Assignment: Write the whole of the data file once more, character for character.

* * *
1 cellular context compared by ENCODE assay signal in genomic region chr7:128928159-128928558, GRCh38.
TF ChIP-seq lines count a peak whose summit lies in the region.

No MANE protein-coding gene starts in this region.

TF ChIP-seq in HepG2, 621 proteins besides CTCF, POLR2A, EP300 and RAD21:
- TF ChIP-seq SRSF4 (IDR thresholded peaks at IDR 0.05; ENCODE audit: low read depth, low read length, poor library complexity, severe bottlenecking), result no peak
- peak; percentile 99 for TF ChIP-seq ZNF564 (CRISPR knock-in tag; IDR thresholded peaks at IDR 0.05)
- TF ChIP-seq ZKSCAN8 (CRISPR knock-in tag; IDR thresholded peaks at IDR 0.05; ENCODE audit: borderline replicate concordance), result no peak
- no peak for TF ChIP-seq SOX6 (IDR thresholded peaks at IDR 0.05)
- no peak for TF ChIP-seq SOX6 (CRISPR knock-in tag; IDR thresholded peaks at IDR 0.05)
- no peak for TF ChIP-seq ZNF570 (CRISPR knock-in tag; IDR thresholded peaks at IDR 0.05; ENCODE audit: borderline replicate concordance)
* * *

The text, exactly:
1 cellular context compared by ENCODE assay signal in genomic region chr7:128928159-128928558, GRCh38.
TF ChIP-seq lines count a peak whose summit lies in the region.

No MANE protein-coding gene starts in this region.

TF ChIP-seq in HepG2, 621 proteins besides CTCF, POLR2A, EP300 and RAD21:
- TF ChIP-seq SRSF4 (IDR thresholded peaks at IDR 0.05; ENCODE audit: low read depth, low read length, poor library complexity, severe bottlenecking), result no peak
- peak; percentile 99 for TF ChIP-seq ZNF564 (CRISPR knock-in tag; IDR thresholded peaks at IDR 0.05)
- TF ChIP-seq ZKSCAN8 (CRISPR knock-in tag; IDR thresholded peaks at IDR 0.05; ENCODE audit: borderline replicate concordance), result no peak
- no peak for TF ChIP-seq SOX6 (IDR thresholded peaks at IDR 0.05)
- no peak for TF ChIP-seq SOX6 (CRISPR knock-in tag; IDR thresholded peaks at IDR 0.05)
- no peak for TF ChIP-seq ZNF570 (CRISPR knock-in tag; IDR thresholded peaks at IDR 0.05; ENCODE audit: borderline replicate concordance)